“After Colleyville” A Sermon by Rabbi Renni S. Altman, Shabbat Yitro 5782

Baruch Atah Adonai, eloheinu melech ha-olam, matir asurim.

Blessed are You, God, Sovereign of the universe, Who frees the captives.

This blessing is one that is said daily, as part of the morning blessings known as Nissim B’chol Yom, daily miracles.  It is also part of a prayer we will say tonight in the Tefillah, the second blessing called the Gevurot in which we praise God, who frees the captives.

Could any of us have imagined that we would be saying this blessing in thanks for a Rabbi and three members of a congregation, a small Reform congregation at that, making it feel even closer to us.

The world is certainly upside down when a sanctuary becomes the opposite of being a sanctuary.  As Deborah Lipstadt wrote earlier this week, “It is not radical to say that going to services, whether to converse with God or with the neighbors you see only once a week, should not be an act of courage. And yet this weekend we were once again reminded that it can be precisely that.”  (New York Times, 1/18/22)

A journalist for the Forward interviewed a number of rabbis about what they would say this Shabbat.  One rabbi in Detroit commented that she didn’t have to really wonder what to say, she already had sermons prepared.  After Pittsburgh, after Poway, after the Hanukkah attack, after Jersey City — here we are once again….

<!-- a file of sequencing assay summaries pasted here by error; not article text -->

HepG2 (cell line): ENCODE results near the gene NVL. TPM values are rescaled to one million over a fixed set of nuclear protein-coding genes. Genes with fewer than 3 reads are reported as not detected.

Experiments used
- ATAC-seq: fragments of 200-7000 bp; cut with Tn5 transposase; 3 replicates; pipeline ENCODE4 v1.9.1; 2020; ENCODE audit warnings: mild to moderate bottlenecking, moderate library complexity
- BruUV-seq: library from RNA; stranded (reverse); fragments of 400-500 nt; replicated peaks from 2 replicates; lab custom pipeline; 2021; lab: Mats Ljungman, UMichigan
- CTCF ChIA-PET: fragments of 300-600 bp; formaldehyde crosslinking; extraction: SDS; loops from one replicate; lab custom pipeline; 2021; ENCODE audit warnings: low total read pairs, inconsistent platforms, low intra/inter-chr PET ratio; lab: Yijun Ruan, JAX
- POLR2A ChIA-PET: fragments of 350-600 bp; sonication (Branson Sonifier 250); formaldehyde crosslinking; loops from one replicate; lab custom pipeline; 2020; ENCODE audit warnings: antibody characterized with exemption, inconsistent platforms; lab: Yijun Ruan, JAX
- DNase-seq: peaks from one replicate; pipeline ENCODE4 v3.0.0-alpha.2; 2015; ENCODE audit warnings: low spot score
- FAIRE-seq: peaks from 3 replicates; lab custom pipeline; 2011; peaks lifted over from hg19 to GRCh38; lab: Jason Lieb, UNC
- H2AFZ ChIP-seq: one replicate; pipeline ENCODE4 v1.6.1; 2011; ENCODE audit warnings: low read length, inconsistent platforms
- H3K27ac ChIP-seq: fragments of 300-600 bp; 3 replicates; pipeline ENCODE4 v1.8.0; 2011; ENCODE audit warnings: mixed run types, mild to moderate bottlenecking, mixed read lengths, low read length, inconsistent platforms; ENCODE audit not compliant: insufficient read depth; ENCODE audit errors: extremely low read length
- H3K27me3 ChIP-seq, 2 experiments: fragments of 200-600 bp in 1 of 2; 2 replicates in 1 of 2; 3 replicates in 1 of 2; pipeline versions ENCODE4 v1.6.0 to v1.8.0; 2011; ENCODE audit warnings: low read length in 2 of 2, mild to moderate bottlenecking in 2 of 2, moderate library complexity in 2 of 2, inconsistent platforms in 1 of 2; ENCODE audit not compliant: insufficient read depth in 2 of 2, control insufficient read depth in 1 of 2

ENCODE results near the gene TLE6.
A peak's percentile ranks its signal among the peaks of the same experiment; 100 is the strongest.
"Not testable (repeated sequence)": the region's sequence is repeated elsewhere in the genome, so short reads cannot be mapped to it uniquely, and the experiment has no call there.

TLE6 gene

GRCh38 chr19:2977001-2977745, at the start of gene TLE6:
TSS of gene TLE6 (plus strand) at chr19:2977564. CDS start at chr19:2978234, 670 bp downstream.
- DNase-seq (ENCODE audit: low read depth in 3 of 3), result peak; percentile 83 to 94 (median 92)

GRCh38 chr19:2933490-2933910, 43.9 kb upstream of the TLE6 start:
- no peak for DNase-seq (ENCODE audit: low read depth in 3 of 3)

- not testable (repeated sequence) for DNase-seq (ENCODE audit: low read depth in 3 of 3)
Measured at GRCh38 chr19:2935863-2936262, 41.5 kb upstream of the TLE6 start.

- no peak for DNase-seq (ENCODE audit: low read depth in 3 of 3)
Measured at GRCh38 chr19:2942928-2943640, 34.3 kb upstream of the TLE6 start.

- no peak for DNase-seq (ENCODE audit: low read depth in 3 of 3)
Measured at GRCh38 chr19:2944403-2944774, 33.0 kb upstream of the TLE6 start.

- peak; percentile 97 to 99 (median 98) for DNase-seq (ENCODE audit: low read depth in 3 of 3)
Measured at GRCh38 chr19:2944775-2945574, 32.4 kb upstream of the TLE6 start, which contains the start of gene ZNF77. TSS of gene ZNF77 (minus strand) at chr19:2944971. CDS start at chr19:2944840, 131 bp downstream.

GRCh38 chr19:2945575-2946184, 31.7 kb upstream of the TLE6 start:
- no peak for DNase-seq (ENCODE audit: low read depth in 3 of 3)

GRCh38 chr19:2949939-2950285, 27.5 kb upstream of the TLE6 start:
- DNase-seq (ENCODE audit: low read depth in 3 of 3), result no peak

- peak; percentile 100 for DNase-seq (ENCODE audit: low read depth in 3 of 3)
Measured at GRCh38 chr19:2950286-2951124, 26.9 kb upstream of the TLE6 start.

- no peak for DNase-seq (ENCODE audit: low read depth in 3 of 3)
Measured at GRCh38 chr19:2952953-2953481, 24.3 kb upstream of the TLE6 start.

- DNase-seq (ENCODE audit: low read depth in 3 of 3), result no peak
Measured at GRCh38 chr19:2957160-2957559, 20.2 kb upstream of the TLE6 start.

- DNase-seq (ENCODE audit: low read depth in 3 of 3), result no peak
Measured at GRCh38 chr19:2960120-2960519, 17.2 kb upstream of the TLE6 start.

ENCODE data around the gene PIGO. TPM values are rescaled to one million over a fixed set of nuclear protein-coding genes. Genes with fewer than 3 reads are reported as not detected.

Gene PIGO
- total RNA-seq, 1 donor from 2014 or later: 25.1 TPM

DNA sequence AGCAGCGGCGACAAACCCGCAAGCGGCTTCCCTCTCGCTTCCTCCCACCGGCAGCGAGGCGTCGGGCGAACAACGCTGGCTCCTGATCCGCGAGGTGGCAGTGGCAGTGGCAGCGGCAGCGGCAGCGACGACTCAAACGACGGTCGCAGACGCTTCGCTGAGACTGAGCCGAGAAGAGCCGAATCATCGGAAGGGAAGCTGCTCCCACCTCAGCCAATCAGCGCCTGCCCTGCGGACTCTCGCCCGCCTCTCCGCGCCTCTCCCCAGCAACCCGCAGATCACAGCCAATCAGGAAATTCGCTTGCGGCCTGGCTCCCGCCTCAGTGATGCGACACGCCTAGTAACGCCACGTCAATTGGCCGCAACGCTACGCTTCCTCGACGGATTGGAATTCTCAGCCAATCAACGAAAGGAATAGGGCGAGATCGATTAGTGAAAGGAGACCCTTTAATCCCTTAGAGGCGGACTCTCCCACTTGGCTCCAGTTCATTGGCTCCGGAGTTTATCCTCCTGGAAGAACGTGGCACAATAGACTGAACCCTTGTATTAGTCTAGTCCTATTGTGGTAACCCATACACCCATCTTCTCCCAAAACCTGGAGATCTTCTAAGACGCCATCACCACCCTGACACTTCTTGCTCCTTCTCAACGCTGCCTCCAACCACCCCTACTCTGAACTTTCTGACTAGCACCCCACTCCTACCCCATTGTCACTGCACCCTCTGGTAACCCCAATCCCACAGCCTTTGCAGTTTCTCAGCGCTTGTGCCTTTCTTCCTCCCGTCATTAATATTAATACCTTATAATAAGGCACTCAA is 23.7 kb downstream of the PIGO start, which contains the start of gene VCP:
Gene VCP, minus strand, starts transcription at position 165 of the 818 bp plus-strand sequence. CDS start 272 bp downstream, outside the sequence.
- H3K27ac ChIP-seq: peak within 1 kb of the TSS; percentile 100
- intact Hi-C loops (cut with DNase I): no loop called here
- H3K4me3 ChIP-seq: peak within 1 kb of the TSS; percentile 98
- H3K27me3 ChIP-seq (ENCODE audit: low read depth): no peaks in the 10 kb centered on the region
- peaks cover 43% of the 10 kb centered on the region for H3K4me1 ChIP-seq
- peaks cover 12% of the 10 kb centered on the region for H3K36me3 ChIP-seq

This was different; it was a hostage taking.  Thankfully all of the hostages made it out safely, though surely emotionally scarred.  This attack was of such a different nature that it even elicited debate:  was it an act of antisemitism or was it just terrorism?  Ultimately, the FBI did officially classify it as a terrorist attack against the Jewish community, an act of antisemitism.

There was an unusual twist from other antisemitic attacks which may explain, in part, the initial lack of clarify surrounding it.  The hostage taker, Malik Faisal Akram, said multiple times that he didn’t want to hurt the hostages.  This was not the kind of antisemitic attack to which we are accustomed.  He very carefully, intentionally chose a synagogue as the vehicle through which he believed he could get the release of Aafia Siddiqui, because as Rabbi Cytron-Walker recalled: 

“… it was basically the notion that Jews were more important in his mind than everyone else, and that America would do more to save Jews than it would for anyone else,” …. “That’s why he specifically targeted a synagogue. That ‘Protocols of the Elders of Zion’ type of antisemitism — that’s why he focused on us.”

A very old antisemitic trope – Jews rule the world, the media, the banks, etc.